There is something positive that each of us can do right now to restore soil.We can each make a change to our own small little corner of the planet - indeed we each have a responsibility to do so - every one of us. Our little bit may not seem much but it can make a difference. One of he ways we can do this is by growing as much of our own food as possible - in a low carbon, non-polluting, peat-free and organic way that enhances - not destroys nature! If we can't grow food ourselves - then we should support regenerative organic agriculture as much as we can by buying organic. It's is the only truly sustainable agriculture - the way that Nature does it! The soil gave us life - and if we destroy it what hope is there for our children? Surely anyone who has children must think about their future and worry the mess we're leaving for them to clear up - unless they're entirely selfish? As the famous quote says - "We do not inherit the earth - we borrow it from our children"............I would add "We borrowed the soil from our children and we have squandered their inheritance!" But we can rebuild and restore that inheritance by using organic methods.
Using compost, green manures, cover crops, mulching and not digging deeply which disturbs fragile fungal systems are all ways we can rebuild soil. By using compost I don't mean dumping tons of manure or compost and leaving it open to the weather either - that just runs off, pollutes groundwater and emits greenhouse gases into the atmosphere as I mentioned last month. Biochar is an interesting and increasingly popular way to restore carbon to soil and hold on to fertility too. Biochar is basically charcoal that has been made by burning wood by a method known as pyrolysis - or in other words in the absence of oxygen, just as the woodsmen charcoal makers still do. This was used by some Amazonian Indian civilisations in the past to make their soil more fertile and hold onto nutrients. I've always used shredded prunings and wood chips to introduce more carbon and humus into my compost heap ever since I've been gardening and it's always worked extremely well. Next year I'm going to have a shot at making my own biochar too - from the biomass willows which I planted 25 years ago in the 'wet woodland' habitat at the bottom of the wildlife meadow. I also have some Miscanthus or elephant grass which I'm planting around the hen runs to use up the nitrogen in their nitrogen-rich droppings. It's another of the plants which is recommended for making biochar - but basically any woody prunings will do
We gardeners are always hopeful and optimistic folk - how can we be anything else! We know that the summer will come - we hope for some sun and that the gentle rain will fall. We know that despite the many "slings and arrows" of climate change, we will all still enjoy at least some delicious harvests again next year - an age old certainty. "Blow, blow, thou winter wind...." Shakespeare wrote - he must have been a gardener - as he deeply appreciated and wrote so eloquently about all the seasons. Back in those days people really understood the true meaning of living by the seasons - they had no choice! And they at least could be sure that the seasons would follow their same predictable pattern every year. These days sadly we can no longer rely on that age old assumption. They also had far more respect for Nature than many in our modern, 'so called' more 'enlightened'(?) society. Man has been disrespectful of Nature - ungrateful and wasteful of her riches so abundantly provided. We have abused Nature to the point where we can no longer rely on her generosity. In our stupidity and arrogance we've destroyed so much of incalculable value. Albert Einstein said that "only two things are infinite - the universe and human stupidity".......I so hope that he was wrong and that people will learn to value soil before it is too late..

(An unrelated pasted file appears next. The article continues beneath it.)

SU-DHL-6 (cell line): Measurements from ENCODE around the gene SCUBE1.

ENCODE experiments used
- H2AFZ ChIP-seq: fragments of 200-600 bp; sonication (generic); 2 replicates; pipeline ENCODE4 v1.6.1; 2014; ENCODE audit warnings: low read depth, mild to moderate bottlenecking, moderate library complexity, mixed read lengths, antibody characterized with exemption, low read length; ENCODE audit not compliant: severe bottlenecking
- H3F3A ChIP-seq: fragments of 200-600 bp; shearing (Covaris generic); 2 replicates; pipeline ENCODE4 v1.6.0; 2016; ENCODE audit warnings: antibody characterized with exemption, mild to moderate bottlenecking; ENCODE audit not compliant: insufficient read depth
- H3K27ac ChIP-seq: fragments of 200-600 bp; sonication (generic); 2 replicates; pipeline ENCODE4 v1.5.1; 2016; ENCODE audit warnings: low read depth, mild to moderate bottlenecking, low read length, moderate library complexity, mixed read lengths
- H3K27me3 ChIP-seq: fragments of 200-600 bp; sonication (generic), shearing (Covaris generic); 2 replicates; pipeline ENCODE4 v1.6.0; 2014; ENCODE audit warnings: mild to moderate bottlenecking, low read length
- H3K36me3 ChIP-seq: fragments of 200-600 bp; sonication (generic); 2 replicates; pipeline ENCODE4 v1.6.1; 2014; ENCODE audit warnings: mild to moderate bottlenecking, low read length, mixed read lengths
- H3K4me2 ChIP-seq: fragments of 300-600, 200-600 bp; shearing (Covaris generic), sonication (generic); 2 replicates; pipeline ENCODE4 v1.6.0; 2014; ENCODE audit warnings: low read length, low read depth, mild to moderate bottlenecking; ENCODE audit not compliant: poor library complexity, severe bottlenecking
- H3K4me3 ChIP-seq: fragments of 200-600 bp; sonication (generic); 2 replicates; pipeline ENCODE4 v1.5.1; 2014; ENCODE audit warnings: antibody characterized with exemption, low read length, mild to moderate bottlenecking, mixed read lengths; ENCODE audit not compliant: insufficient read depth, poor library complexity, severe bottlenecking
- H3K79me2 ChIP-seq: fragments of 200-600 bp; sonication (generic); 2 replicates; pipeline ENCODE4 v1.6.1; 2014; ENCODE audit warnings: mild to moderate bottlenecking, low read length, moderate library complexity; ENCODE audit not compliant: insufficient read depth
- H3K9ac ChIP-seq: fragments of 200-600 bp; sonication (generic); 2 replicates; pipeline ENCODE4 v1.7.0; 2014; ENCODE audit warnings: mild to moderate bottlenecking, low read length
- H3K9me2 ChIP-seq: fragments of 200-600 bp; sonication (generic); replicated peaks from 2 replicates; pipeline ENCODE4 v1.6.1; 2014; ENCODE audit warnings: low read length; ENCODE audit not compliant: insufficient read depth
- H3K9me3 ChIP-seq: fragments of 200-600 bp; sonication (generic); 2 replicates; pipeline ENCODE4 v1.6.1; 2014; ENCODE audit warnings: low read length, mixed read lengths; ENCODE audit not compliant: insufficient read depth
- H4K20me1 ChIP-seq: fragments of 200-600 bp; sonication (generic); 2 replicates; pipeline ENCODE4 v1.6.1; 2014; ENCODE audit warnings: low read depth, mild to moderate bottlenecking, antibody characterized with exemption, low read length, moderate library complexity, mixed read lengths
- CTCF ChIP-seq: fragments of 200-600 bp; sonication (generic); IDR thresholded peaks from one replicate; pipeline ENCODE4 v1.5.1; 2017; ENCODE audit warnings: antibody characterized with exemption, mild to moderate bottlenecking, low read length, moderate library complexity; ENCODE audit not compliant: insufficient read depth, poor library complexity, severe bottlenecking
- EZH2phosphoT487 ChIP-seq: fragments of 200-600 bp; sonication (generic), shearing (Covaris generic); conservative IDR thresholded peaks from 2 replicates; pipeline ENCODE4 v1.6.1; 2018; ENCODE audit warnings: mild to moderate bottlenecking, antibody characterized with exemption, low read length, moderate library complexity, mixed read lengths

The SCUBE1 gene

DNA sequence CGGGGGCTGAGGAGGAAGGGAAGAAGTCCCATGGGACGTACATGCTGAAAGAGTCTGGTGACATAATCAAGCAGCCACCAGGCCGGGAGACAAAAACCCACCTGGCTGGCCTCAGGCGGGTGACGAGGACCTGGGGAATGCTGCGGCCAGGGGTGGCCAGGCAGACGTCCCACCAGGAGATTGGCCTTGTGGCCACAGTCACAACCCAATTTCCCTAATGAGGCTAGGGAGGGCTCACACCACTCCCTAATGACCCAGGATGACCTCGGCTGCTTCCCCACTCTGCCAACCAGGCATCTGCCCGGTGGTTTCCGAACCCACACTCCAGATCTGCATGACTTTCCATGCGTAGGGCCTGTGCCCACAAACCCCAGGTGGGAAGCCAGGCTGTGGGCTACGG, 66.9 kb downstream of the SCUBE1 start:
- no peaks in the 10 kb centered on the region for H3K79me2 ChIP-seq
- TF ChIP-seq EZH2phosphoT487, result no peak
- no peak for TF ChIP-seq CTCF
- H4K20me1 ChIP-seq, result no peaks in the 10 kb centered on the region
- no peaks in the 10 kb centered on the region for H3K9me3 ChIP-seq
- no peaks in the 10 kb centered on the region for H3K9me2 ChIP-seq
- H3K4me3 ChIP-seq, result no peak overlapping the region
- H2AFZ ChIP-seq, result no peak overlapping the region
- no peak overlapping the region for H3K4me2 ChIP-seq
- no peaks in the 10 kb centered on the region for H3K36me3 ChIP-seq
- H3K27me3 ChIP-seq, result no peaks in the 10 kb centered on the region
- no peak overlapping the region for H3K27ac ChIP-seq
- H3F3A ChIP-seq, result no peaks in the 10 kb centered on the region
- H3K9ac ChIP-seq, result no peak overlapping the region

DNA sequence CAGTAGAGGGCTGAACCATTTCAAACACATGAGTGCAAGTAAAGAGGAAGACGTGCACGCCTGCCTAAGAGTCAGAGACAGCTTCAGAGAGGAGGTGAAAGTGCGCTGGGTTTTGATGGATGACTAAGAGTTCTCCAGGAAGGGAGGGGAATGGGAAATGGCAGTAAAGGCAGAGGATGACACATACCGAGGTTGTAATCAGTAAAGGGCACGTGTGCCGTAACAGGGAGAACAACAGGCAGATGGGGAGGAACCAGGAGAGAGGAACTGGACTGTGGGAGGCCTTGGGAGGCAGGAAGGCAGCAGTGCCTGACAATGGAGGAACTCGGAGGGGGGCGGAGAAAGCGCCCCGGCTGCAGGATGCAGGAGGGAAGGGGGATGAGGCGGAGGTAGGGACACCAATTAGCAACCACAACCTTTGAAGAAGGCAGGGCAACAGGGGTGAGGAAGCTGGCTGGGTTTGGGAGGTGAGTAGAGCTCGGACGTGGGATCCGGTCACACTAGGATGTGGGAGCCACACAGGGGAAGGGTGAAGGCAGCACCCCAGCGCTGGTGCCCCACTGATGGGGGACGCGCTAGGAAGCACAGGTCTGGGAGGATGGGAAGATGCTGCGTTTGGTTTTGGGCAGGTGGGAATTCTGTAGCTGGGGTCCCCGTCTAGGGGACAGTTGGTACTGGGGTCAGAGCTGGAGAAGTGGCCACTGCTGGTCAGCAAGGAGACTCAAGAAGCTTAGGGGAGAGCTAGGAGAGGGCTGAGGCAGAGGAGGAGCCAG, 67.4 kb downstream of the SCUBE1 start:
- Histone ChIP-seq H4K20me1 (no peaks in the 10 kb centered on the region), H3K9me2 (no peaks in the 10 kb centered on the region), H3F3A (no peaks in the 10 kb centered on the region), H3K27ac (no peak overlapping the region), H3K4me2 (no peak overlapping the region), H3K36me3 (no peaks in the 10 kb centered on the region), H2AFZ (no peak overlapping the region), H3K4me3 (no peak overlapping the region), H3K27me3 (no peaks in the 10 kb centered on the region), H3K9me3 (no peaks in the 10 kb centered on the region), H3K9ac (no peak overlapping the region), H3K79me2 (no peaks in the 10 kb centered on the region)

Don't walk on wet soil - or dig it!
The ground outside in the vegetable garden is so wet now - that the very short days just don't give it any chance to dry up at all. There's nothing you can usefully do so you're better staying off soil to avoid damaging it's structure. You can keep busy just tidying up, building compost heaps, sorting pots and maintaining tools. Don't worry - there will be more that enough proper gardening to be done again soon! For now we can read seed catalogues, good books and just dream. I always think that gardening is a lot about looking forward and dreaming of the next year's plans too - and that's so important! Whether it's vegetables, flowers, trees or neatly clipped box you most dream about - they're all beautiful dreams! It's the winter solstice very soon - all around me I can already see early spring flowers like hellebores and primroses in bud and gearing up for next year too! Even the early daffodils are poking their noses above ground. Spring is only just around the corner! Nature's eternal optimism never fails to lift the gardener's spirits.
It's really exciting when the seed catalogues start dropping through the letterbox too, with lots of tempting new varieties, and often these days a few more good old ones that are being re-introduced after years of not being available. There's nothing like a bit of 'HRT' to cheer up a cold day! - Horticultural Retail Therapy that is! Much more entertaining than watching endless recycled stupid Christmas films! Seeds are terrific value! Where else in life can you buy so much hope for the future, a real sense of achievement, good health, pure enjoyment and countless delicious meals for less than the price of a Lottery ticket - with far more reliable returns?! No matter how cold it is - when I'm looking at all those colourful seed catalogues - spring seems only just around the corner, the eternal gardener's optimism returns and everything is possible! Despite the awful weather right now - it's hard to keep a gardener's optimism down!